It remains unclear whether any aspect of quality of life has a role in predicting survival in an unselected cohort of patients with gastro-esophageal cancer.
Dr McKernan and colleagues from the United Kingdom examined the relationship between quality of life, clinico-pathological characteristics and survival in patients with gastro-esophageal cancer.
|Appetite loss was significantly associated with cancer-specific survival|
|The British Journal of Cancer|
The team assessed 152 patients presenting with gastric or esophageal cancer, staged using the UICC tumour node metastasis classification.
Patients had received either potentially curative surgery or palliative treatment between 1997 and 2002.
The research team used the EORTC QLQ-C30 core questionnaire, which measures the quality of life of cancer patients.
The team found on univariate analysis that age, tumor length, tumor node metastasis stage, and weight loss were significantly associated with cancer-specific survival.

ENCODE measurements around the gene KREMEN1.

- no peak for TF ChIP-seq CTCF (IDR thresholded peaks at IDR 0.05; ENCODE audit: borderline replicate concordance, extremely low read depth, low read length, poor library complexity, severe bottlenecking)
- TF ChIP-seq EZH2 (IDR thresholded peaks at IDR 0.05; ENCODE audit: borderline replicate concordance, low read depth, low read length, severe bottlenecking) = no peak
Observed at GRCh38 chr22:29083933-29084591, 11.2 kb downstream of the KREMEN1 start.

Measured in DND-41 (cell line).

Dysphagia score, performance status and treatment were also significantly associated with cancer-specific survival.
Cancer-specific survival was further associated with EORTC QLQ-C30, physical-, role-, cognitive- and social functioning, global quality of life, and fatigue.
In addition, nausea/vomiting, pain, dyspnea, appetite loss, and constipation were significantly associated with cancer-specific survival.
The team found on multivariate survival analysis, that tumor stage, treatment and appetite loss were significant independent predictors of cancer-specific survival.
Dr McKernan's team concluded, "The present study highlights the importance of quality of life measures, in particular appetite loss, as a prognostic factor in these patients."